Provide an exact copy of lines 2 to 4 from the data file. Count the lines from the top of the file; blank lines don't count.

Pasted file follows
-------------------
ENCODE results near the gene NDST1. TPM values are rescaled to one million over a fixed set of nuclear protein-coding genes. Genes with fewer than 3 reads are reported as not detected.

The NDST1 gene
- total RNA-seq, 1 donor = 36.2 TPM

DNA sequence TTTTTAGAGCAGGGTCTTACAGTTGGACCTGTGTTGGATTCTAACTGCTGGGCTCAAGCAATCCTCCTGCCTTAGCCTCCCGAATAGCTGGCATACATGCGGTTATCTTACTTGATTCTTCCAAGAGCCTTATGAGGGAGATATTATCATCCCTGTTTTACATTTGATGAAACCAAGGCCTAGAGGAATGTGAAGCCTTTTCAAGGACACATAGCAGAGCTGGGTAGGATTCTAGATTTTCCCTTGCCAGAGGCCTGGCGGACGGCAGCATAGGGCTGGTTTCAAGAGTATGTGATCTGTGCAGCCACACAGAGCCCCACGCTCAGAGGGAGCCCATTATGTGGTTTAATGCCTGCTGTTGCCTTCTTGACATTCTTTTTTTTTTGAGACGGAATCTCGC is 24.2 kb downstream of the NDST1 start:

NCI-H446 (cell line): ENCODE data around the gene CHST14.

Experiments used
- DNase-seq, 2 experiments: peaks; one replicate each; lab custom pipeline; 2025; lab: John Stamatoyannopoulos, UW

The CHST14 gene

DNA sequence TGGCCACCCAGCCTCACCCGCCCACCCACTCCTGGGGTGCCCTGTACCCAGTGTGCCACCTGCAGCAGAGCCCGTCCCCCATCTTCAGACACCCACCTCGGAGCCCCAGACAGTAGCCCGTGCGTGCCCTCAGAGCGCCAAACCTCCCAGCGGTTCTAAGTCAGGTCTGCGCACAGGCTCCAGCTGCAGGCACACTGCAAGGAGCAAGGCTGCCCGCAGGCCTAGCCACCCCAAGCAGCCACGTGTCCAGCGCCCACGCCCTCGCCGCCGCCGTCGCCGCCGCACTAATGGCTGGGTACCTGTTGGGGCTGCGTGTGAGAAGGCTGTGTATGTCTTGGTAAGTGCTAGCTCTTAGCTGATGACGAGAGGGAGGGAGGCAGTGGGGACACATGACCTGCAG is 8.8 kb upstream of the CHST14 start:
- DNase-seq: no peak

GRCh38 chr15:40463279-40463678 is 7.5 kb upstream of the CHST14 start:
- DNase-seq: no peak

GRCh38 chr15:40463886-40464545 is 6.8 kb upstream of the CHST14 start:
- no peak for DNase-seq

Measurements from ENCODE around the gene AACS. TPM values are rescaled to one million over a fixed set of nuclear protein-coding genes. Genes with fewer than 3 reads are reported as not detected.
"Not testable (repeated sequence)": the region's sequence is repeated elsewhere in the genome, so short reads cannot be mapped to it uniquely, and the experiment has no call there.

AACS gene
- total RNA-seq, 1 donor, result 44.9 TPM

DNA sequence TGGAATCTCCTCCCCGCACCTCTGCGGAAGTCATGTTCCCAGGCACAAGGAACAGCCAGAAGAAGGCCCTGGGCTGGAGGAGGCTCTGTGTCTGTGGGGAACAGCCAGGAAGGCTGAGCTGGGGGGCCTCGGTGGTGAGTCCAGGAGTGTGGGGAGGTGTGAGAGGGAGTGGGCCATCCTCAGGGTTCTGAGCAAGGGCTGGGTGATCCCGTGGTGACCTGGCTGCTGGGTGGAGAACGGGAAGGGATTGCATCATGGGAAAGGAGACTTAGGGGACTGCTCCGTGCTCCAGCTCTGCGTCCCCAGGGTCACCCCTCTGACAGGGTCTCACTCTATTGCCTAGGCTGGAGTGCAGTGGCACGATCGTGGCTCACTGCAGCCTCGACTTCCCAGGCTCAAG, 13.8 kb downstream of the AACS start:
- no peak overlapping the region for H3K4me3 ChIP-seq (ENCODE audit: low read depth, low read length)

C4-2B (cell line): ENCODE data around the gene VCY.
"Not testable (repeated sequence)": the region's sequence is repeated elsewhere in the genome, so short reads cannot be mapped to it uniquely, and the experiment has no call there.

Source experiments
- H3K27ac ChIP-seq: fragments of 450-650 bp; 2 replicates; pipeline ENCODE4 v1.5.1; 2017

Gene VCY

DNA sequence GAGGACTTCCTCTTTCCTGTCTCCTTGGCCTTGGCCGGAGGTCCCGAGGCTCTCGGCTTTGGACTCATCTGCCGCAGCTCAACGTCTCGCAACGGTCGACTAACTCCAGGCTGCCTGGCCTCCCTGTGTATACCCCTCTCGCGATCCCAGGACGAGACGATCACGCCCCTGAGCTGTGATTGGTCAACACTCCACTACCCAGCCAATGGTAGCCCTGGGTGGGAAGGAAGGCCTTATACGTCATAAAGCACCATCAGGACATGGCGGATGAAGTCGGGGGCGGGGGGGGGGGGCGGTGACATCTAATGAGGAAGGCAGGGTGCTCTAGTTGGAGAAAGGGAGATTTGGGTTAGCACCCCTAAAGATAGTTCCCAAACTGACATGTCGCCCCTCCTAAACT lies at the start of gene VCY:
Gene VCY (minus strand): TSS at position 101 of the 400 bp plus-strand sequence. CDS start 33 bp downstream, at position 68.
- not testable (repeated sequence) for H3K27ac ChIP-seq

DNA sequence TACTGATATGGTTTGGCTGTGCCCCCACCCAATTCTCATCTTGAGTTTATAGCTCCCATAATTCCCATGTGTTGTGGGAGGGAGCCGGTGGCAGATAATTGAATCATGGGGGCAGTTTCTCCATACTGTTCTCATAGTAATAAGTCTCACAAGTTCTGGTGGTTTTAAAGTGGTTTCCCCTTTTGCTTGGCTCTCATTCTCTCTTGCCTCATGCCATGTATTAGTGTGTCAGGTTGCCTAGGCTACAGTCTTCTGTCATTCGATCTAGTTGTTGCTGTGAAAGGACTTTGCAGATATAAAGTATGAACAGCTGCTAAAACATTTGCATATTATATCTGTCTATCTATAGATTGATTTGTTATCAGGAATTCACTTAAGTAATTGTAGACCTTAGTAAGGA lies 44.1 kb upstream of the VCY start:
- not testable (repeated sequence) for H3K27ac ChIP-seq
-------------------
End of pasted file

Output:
The NDST1 gene
- total RNA-seq, 1 donor = 36.2 TPM

DNA sequence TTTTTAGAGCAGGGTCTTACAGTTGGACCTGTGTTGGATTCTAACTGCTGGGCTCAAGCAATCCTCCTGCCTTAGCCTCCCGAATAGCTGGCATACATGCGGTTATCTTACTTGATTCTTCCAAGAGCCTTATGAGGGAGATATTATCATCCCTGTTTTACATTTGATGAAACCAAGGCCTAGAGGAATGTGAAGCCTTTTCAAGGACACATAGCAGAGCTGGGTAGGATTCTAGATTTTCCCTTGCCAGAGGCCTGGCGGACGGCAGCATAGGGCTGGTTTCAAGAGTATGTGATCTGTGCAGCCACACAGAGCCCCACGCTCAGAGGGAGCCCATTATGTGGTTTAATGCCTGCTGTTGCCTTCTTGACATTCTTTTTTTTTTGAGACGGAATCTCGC is 24.2 kb downstream of the NDST1 start: